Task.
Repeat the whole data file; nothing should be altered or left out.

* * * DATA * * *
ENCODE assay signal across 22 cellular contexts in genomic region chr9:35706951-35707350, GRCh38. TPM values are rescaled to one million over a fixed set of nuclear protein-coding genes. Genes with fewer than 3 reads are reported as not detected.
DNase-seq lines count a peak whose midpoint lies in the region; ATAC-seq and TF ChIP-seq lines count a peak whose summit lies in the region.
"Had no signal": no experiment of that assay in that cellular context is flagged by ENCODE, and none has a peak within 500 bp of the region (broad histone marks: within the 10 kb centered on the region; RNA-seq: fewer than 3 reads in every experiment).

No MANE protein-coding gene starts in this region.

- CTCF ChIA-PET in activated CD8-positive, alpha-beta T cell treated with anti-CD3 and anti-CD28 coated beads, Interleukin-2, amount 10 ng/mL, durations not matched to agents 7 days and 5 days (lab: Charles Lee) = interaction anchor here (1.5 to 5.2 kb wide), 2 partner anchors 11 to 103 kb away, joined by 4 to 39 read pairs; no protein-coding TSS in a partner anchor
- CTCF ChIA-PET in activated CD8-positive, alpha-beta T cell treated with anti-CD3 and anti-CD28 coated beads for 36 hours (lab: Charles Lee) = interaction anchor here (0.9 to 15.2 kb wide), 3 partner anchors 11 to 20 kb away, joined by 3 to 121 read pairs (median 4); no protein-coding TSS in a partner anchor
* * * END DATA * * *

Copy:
ENCODE assay signal across 22 cellular contexts in genomic region chr9:35706951-35707350, GRCh38. TPM values are rescaled to one million over a fixed set of nuclear protein-coding genes. Genes with fewer than 3 reads are reported as not detected.
DNase-seq lines count a peak whose midpoint lies in the region; ATAC-seq and TF ChIP-seq lines count a peak whose summit lies in the region.
"Had no signal": no experiment of that assay in that cellular context is flagged by ENCODE, and none has a peak within 500 bp of the region (broad histone marks: within the 10 kb centered on the region; RNA-seq: fewer than 3 reads in every experiment).

No MANE protein-coding gene starts in this region.

- CTCF ChIA-PET in activated CD8-positive, alpha-beta T cell treated with anti-CD3 and anti-CD28 coated beads, Interleukin-2, amount 10 ng/mL, durations not matched to agents 7 days and 5 days (lab: Charles Lee) = interaction anchor here (1.5 to 5.2 kb wide), 2 partner anchors 11 to 103 kb away, joined by 4 to 39 read pairs; no protein-coding TSS in a partner anchor
- CTCF ChIA-PET in activated CD8-positive, alpha-beta T cell treated with anti-CD3 and anti-CD28 coated beads for 36 hours (lab: Charles Lee) = interaction anchor here (0.9 to 15.2 kb wide), 3 partner anchors 11 to 20 kb away, joined by 3 to 121 read pairs (median 4); no protein-coding TSS in a partner anchor